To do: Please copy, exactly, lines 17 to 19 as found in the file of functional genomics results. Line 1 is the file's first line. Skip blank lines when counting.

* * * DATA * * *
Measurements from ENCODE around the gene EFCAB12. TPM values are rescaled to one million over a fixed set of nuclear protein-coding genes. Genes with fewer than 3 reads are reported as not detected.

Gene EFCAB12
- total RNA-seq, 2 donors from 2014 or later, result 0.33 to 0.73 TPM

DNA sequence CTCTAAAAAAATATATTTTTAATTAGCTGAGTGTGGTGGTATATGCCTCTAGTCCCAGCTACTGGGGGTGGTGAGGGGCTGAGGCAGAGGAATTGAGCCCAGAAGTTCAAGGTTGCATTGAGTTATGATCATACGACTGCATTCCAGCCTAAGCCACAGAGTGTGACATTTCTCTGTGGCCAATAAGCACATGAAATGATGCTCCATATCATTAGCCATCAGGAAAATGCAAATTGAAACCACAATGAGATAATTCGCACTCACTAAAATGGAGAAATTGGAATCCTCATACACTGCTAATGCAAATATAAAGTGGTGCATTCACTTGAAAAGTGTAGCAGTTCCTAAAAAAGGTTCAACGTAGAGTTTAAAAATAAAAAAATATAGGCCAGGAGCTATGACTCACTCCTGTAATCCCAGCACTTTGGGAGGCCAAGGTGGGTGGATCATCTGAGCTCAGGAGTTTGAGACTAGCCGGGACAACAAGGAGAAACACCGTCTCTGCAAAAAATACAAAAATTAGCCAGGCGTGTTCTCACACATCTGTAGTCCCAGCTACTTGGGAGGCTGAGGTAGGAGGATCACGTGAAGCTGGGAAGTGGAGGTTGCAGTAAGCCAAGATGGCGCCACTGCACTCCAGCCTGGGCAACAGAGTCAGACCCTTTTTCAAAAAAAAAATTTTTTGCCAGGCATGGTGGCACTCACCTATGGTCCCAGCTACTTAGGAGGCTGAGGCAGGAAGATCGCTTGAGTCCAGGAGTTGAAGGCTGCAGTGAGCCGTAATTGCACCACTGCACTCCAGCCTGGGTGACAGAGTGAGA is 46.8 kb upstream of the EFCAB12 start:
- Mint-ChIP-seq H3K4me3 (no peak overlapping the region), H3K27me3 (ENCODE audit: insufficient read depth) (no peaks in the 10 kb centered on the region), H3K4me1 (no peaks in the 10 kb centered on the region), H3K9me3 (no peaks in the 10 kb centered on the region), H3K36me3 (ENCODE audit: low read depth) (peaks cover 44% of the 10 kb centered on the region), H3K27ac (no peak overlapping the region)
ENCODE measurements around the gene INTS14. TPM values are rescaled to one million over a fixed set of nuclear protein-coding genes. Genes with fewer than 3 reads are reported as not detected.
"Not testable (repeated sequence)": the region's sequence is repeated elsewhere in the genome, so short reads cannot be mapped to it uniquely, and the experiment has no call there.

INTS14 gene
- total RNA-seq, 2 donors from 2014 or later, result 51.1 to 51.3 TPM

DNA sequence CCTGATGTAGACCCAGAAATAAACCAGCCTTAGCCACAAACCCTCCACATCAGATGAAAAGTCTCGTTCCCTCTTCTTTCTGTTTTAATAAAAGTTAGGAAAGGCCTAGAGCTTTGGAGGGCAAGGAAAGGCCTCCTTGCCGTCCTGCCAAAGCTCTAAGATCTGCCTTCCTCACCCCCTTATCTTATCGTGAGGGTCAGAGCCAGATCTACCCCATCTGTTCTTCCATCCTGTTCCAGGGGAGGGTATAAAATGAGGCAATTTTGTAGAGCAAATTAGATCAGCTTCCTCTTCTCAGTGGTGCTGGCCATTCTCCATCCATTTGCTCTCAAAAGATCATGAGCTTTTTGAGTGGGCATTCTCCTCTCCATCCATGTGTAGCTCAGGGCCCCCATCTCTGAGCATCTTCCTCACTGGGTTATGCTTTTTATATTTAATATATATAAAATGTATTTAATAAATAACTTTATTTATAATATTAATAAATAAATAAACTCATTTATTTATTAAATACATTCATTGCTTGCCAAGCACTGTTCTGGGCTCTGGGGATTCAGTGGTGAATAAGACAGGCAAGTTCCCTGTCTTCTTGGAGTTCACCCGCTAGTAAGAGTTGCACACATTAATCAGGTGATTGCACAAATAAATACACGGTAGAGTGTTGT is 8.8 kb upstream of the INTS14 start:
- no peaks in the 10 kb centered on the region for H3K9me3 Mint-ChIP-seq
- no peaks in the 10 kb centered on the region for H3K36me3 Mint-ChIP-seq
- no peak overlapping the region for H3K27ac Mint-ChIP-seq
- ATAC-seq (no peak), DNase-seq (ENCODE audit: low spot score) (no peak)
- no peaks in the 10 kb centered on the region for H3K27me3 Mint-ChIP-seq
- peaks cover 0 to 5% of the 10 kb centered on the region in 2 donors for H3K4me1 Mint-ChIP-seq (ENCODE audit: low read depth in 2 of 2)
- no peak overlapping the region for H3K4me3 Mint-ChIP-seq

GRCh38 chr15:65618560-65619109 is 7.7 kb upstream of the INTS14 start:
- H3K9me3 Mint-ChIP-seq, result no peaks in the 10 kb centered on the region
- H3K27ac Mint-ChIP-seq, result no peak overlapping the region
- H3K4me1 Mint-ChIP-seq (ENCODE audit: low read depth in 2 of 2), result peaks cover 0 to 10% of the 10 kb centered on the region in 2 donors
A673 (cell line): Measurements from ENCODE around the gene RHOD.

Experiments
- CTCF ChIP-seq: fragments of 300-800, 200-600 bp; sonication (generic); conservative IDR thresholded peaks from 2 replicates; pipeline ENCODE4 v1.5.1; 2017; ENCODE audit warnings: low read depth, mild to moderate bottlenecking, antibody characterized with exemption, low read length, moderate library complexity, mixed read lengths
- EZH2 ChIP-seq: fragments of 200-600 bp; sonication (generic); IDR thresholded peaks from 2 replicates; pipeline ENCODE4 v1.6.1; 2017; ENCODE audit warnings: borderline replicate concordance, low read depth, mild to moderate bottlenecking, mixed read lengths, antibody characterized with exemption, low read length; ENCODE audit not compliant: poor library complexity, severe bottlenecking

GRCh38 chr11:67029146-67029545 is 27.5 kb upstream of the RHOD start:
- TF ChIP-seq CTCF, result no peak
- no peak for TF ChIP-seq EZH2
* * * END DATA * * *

- no peak overlapping the region for H3K4me3 Mint-ChIP-seq

GRCh38 chr15:65618560-65619109 is 7.7 kb upstream of the INTS14 start:
- H3K9me3 Mint-ChIP-seq, result no peaks in the 10 kb centered on the region